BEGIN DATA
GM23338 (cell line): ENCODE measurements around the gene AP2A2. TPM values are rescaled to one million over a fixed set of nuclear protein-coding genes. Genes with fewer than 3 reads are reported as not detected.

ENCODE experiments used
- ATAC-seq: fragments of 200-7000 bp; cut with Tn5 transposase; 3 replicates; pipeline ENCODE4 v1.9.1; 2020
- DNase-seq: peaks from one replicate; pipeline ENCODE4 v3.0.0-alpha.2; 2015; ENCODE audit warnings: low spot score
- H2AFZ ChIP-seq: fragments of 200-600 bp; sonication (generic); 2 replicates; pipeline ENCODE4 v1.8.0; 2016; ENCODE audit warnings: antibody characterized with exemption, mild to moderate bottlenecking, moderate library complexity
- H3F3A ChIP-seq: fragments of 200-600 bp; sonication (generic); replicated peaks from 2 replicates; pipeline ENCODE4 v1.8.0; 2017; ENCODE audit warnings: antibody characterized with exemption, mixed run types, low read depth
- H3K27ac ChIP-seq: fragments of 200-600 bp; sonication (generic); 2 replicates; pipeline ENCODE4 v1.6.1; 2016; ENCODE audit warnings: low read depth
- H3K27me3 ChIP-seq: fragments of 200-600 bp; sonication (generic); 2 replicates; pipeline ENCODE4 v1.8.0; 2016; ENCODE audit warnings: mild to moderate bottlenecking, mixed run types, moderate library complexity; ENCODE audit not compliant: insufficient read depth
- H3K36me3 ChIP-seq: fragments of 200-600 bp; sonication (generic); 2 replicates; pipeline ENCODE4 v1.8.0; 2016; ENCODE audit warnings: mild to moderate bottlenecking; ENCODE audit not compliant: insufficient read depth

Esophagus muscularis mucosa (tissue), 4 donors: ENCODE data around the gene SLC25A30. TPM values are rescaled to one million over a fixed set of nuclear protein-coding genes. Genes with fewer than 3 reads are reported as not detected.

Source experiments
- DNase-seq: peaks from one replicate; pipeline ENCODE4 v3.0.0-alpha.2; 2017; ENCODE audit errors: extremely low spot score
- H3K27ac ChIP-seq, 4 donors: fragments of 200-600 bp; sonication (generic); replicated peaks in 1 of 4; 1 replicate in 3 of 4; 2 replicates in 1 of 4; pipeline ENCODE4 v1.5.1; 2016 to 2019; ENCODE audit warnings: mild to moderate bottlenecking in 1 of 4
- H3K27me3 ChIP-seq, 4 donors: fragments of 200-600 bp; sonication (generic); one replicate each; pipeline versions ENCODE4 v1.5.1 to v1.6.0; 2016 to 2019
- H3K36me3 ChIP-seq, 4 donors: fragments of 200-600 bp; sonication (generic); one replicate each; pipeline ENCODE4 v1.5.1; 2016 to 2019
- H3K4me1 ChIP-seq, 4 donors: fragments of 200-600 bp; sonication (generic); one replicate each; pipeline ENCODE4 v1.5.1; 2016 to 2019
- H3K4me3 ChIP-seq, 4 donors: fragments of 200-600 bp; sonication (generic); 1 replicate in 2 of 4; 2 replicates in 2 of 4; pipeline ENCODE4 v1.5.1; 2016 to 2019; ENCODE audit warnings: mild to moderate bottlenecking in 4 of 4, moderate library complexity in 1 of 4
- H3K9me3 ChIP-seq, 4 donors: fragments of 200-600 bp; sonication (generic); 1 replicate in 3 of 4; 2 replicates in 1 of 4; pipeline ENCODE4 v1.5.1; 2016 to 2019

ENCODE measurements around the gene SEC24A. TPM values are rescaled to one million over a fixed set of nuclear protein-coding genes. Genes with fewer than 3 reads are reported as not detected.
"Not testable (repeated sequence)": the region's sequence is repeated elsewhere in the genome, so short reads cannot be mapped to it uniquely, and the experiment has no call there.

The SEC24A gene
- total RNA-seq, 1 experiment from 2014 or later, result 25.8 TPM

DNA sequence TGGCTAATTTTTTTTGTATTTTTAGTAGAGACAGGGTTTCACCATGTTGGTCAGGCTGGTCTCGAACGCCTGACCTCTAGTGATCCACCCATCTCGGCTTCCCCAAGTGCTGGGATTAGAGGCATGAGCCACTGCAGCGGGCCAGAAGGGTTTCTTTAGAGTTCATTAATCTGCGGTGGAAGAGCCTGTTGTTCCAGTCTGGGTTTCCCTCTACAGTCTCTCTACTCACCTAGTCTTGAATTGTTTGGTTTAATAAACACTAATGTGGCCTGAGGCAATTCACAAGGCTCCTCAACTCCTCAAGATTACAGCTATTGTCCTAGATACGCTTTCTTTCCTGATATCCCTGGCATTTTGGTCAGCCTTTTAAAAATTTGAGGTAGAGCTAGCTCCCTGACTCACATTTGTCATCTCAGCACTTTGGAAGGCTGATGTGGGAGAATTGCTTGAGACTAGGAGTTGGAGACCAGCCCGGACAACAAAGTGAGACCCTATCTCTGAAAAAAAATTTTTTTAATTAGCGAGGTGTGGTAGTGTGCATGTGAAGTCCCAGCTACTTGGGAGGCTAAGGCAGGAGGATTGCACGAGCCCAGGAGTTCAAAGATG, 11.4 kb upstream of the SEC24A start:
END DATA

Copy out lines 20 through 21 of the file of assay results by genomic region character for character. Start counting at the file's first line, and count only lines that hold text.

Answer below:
"Not testable (repeated sequence)": the region's sequence is repeated elsewhere in the genome, so short reads cannot be mapped to it uniquely, and the experiment has no call there.

The SEC24A gene